The Books: “Galileo’s Daughter: A Historical Memoir of Science, Faith, and Love” (Dava Sobel)

Next book in my science and philosophy shelf:

GalileosDaughter.jpgAnother book by Dava Sobel – this one called Galileo’s Daughter: A Historical Memoir of Science, Faith, and Love. A marvelous book. It tells the story of Galileo’s life, as well as tells the story of the life of his illegitimate (but beloved) daughter, whom he put into a convent as a young girl. She had to renounce the world … yet she and her father remained devoted to one another (even through his trial/inquisition). His letters to her have been lost, sadly, but all of her letters are still around, and were sitting in a library in Rome, I think, collecting dust. Dava Sobel, researching some other project, heard that there was this huge archive of letters from “Suor Marie Celeste” – Galileo’s daughter – and they had never been translated into English. Sobel sensed that there was a huge story there, one that had yet to be told, so she went to Italy, translated the letters herself, and wrote this wonderful book. Part science, part biography, part epistolary memoir, it gives an insider’s view (through her incredible letters to her famous father) of that world. One of the things I find most moving about her letters to him, is that she never doubted his faith, at a time when he was being treated like a heretic. His discoveries about the universe didn’t shake HIS faith, and didn’t shake her faith either. Even though she lived in a cloister, she still was aware of his scientific explorations, and discoveries … and never once did she question him, or back off from him. It can’t have been easy for her since she was a nun in the Church that was persecuting him. Judging from her letters, she remained steadfastly supportive, saying that his discoveries merely expanded her own love for God, since he obviously was so much more powerful and imaginative than previously thought. Extraordinary.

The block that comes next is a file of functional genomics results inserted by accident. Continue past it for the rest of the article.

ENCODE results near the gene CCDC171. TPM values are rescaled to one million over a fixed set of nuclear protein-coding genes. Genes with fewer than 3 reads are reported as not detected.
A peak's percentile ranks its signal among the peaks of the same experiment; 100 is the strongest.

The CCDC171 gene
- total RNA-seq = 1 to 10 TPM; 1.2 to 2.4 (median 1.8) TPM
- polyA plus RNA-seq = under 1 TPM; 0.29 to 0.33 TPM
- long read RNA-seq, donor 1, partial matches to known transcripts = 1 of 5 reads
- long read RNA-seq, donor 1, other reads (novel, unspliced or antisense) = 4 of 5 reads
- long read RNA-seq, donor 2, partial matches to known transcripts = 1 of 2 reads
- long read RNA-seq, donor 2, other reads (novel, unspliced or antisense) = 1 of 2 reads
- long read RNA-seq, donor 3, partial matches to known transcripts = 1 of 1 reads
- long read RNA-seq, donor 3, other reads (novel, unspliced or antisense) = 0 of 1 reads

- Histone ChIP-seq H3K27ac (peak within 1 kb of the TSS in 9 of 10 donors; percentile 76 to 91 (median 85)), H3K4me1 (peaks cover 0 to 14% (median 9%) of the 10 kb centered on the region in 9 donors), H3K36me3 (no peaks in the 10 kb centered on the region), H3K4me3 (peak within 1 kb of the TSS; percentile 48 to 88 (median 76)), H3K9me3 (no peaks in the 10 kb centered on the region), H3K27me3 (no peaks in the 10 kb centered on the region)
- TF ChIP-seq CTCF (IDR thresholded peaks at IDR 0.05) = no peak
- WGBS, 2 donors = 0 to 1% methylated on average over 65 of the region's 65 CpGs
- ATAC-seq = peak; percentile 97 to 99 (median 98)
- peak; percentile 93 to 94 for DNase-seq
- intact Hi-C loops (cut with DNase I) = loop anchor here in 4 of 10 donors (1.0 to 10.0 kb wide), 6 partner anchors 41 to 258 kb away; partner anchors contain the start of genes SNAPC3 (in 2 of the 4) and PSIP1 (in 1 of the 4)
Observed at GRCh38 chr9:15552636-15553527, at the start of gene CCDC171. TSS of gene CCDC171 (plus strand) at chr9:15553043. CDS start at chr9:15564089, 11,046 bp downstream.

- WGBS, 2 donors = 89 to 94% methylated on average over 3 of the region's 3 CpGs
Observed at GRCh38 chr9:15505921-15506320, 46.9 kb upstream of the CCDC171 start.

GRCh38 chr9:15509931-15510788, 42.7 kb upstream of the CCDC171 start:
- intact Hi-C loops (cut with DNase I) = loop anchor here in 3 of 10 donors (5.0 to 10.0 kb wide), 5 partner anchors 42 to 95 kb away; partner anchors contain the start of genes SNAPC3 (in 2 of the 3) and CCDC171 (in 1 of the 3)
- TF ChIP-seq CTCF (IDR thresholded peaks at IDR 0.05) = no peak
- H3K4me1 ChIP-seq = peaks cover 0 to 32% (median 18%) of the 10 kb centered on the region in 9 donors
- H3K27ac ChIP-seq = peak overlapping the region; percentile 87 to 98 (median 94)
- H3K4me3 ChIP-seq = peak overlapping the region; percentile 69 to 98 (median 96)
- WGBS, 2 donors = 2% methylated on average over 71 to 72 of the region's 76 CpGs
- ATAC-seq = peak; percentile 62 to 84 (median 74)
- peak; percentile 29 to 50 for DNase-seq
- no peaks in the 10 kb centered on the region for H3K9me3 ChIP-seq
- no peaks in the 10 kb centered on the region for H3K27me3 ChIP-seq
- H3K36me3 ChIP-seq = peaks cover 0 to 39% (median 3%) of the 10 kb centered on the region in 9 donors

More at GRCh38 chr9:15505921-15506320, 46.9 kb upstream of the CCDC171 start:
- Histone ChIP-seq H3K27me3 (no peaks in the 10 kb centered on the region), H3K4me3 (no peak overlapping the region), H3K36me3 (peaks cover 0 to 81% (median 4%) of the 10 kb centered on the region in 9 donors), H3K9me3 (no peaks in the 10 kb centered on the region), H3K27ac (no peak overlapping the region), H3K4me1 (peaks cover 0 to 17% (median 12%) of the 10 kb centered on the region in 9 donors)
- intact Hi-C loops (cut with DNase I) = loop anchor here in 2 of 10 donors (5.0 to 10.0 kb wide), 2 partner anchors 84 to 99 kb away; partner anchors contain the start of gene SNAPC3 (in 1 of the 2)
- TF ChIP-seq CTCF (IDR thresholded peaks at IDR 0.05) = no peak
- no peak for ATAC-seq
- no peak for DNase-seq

It’s a really interesting book.

EXCERPT FROM Galileo’s Daughter: A Historical Memoir of Science, Faith, and Love by Dava Sobel.

Galileo’s daughter, born of his long illicit liaison with the beautiful Marina Gamba of Venice, entered the world in the summer heat of a new century, on August 13, 1600 — the same year the Dominican friar Giordano Bruno was burned at the stake in Rome for insisting, among his many heresies and blasphemies, that the Earth traveled around the Sun, instead of remaining motionless at the center of the universe. In a world that did not yet know its place, Galileo would engage this same cosmic conflict with the Church, trading a dangerous path between the Heaven he revered as a good Catholic and the heavens he revealed through his telescope.

Galileo christened his daughter Virginia, in honor of his “cherished sister”. But because he never married Virginia’s mother, he deemed the girl herself unmarriageable. Soon after her thirteenth birthday, he placed her at the Convent of San Matteo in Arcetri, where she lived out her life in poverty and seclusion.

Virginia adopted the name Maria Celeste when she became a nun, in a gesture that acknowledged her father’s fascination with the stars. Even after she professed a life of prayer and penance, she remained devoted to Galileo as though to a patron saint. The doting concern evident in her condolence letter [on the occasion of Galileo’s sister’s death] was only to intensify over the ensuing decade as her father grew old, fell more frequently ill, pursued his singular research nevertheless, and published a book that brought him to trial by the Holy Office of the Inquisition…

Thus Suor Maria Celeste consoled Galileo for being left alone in his world, with daughters cloistered in the separate world of nuns, his son not yet a man, his former mistress dead, his family of origin all deceased or dispersed.